The three years following the dedication of the Temple were glorious years for Zion and Sister Gibson. Then, suddenly, in the midst of the very busy month of May our beloved Mother Gibson was stricken ill. The seniors were preparing for graduation and she was getting ready to march on to her eternal reward.

The following six years would bring tremendous change asLeonard Heroo became pastor of Zion Gospel Temple and Mary Campbell became principal of the school; and everyone learned what Zion was like without its beloved founder.

To add to the challenge, the state would require the demolition or removal of four of Zion’s historic buildings to make way for a widened Broadway. Finally, one by one, the Crocker, Wilbert Rich and Children’s Home buildings were demolished, until only Faith Home remained. The entire school, and especially those who had known Zion so long and had lived in the Home, gathered on that day to watch with tear-stained faces as the historic landmark was destroyed. Then, old Faith Home was gone; yet fond memories of God’s presence and workings there shall ever be remembered.

The 60’s brought the election of Leonard Heroo as Zion’s second president-definitely a man ahead of his time.

The long awaited Gibson Administration Building was constructed and dedicated on January 3, 1966, Sister Gibson’s birthday.

Only five years later to the day another event would shake Zion. On the morning of January 3, 1971, just before all the students returned from break, a fire destroyed the girls’ dorm. Only 24 hours later and 56 lives would have been in jeopardy.

Dr. Heroo was prevailed upon to close the school but faith refused to listen to man’s wisdom. Friends and alumni came to the school’s aid once again providing for what was lost. In November 1972 a brand new Cleveland Hall would open with room for 54.

The new dorm was named Cleveland Hall, honoring the Temple’s founder, Rev. Alpheus A. Cleveland. He left the Methodist Church and founded a Holiness Mission, first called Faith Church, later Church of the First Born and then Zion Gospel Tabernacle.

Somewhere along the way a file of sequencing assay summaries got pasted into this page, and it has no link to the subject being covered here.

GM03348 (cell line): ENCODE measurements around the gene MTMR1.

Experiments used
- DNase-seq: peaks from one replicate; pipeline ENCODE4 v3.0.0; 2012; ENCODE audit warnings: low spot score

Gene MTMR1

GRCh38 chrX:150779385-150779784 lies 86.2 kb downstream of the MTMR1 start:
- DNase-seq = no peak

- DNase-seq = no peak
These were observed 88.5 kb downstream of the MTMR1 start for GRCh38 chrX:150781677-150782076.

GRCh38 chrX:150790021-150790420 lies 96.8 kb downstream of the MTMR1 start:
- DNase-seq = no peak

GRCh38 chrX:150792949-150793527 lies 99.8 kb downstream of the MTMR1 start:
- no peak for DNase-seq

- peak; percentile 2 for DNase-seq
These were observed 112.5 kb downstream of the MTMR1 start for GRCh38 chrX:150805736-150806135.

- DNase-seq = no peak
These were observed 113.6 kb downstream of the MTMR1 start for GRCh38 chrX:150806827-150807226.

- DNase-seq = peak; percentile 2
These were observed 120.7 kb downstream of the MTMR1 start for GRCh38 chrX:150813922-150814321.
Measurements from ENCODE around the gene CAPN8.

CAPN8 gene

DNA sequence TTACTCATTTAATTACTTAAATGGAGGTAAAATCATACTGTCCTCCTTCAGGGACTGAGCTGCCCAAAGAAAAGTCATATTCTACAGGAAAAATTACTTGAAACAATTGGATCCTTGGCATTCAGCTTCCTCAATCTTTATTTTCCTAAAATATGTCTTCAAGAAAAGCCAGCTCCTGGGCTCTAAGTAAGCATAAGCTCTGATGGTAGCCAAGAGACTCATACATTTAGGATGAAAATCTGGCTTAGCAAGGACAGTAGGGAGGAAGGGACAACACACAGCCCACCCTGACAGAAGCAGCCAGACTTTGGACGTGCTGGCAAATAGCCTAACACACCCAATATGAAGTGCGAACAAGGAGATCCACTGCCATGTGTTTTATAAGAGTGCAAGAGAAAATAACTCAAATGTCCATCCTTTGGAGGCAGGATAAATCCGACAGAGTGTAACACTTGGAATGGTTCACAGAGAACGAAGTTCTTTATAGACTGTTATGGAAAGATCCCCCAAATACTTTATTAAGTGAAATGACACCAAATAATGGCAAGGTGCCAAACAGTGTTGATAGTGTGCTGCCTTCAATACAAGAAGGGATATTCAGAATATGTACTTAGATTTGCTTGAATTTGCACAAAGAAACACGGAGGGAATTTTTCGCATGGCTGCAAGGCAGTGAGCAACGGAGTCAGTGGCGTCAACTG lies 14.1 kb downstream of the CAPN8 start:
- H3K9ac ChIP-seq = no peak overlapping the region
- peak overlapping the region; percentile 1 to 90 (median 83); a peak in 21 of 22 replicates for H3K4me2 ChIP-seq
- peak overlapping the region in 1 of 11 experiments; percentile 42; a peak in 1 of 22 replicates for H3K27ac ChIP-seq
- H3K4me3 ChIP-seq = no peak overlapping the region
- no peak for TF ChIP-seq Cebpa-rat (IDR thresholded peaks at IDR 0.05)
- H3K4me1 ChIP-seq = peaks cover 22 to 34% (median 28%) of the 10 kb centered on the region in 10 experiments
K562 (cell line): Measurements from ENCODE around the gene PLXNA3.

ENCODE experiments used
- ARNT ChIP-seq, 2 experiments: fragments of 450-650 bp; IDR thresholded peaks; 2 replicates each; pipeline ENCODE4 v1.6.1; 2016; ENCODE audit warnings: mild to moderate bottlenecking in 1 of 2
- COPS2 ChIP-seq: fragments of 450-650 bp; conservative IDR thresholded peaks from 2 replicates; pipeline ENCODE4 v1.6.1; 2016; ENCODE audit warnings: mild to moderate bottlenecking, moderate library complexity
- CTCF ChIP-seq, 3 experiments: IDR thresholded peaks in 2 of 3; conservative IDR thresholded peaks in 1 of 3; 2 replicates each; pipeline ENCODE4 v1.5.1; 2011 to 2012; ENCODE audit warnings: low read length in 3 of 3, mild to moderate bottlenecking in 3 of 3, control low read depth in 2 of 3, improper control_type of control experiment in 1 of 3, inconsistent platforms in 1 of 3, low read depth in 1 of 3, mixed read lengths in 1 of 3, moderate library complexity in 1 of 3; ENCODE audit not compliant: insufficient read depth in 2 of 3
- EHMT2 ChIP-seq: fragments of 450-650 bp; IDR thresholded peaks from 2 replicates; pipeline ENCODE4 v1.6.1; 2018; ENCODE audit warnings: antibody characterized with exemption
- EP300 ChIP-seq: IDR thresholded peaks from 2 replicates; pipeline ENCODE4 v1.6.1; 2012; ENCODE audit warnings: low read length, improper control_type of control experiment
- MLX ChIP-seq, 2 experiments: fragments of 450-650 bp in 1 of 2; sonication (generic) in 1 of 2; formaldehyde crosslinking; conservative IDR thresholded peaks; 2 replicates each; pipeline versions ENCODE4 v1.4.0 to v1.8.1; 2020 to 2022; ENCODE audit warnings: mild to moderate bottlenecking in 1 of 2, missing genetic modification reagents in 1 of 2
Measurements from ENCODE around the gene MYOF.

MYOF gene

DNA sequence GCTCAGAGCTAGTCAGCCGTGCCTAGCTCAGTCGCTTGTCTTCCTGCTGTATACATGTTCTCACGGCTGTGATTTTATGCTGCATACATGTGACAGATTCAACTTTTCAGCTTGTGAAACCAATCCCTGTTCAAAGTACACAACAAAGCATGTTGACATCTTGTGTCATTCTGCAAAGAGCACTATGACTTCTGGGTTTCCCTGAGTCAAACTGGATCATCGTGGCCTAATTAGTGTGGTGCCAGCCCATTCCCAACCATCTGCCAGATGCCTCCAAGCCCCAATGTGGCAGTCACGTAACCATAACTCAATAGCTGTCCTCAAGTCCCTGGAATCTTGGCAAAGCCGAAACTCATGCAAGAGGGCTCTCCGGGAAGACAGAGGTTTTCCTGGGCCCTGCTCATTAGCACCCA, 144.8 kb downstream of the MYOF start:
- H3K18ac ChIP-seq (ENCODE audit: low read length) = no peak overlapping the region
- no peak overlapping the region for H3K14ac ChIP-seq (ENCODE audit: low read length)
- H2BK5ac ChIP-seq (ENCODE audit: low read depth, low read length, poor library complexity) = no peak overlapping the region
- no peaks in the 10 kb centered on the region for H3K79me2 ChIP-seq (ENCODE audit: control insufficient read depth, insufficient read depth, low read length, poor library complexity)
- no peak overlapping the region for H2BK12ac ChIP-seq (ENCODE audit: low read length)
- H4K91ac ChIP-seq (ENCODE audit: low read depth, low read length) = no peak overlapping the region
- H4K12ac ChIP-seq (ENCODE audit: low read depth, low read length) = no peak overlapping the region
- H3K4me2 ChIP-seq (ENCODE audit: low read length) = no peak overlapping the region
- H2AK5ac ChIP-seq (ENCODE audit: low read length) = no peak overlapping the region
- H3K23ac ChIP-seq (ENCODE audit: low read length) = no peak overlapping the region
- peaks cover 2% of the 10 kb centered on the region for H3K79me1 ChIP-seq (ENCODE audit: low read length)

The late 70’s and early 80’s saw the Alumni Association, under the diligent leadership of Edward Hill, raise one million dollars to build the beautiful new Learning Center. This facility housed a chapel, classrooms and a much larger library.

Huge transition and change would again rock Zion in the mid-eighties. Dr. Heroo, due to failing health, would retire as the president of the school and pastor of Zion Gospel Temple. Mary Campbell Wilson, not long after she was married, stepped in to lead the school briefly and then in 1985 Dr. N. Benjamin Crandall was elected to lead the school and Temple.

He had barely begun his presidency when the 108 acre Barrington College campus became available. This meant the sale of the dearly beloved East Providence campus situated on six acres.

For many it was very hard to watch as a developer purchased and then demolished the Tabernacle and Gracemore buildings.

Not many people know that Sister Gibson came to the Barrington campus and claimed the property for Zion at least 45 years before God miraculously enabled Zion to acquire it. The plans for the first major building on the campus were being drawn up as Christine Eckman was on the high seas, traveling to a place unknown, not knowing what God was planning to accomplish through her life and ministry.

In 1985, Brother Crandall gathered many of the Zion family around him by the fish pond and had a memorable picture taken. In this picture are some of the pillars of Zion who held up the hands of the leaders and marched on in faith day in and day out and did great exploits for God.

As the new millennium began, Dr. Crandall would release the reins of Zion to its fifth president, George Cope, a man whose grandfather was led to Christ by a Zionian some 60 years before.

Although it’s not possible to tell the story of Zion without describing all the physical changes, it’s more of a story of people who have given their lives in service to God and this great school. People like:

Marie King, Alice Chase, Pat Gallagher, Rosemary and Swan Messerlian, Ruth and Oliver Custer, Billy White, Ray Goodwin, George Hockhousen, Albert Spader, David Johnson, Ruth Andersen, Esther Rollins, Evert Dahlstrom, Jim Pierce, Nat Saginario, Ruth Christopher, Robert Lundstrom, Eleanor Brunnetto, David Wyns, Libby Gomes, Roberta Hockhousen.

The list could go on and on. These and so many more are the heroes of Zion.

And the result of their labors?

In the past five years alone students have come from 27 different states across America.
During that same time, men and women have come from 51 different countries around the world to study here.

Today Zion has over 3,000 alumni, most of whom are actively serving the Lord. Our school can boast of one of the highest percentages of graduates involved in full time ministry of any school in America – all for the glory of God and the increase of his kingdom.

May his will be done forever without end. Zion . . .the Joy of the Whole Earth!

The Foundation of Faith laid by our founder decades ago remains the cornerstone of Zion Bible College. Faith continues to speak life to millions around the world through decades of alumni who have trained in these hallowed halls. The future is as bright as the promises of God. The vision is yet for an appointed time, it will speak and will not lie!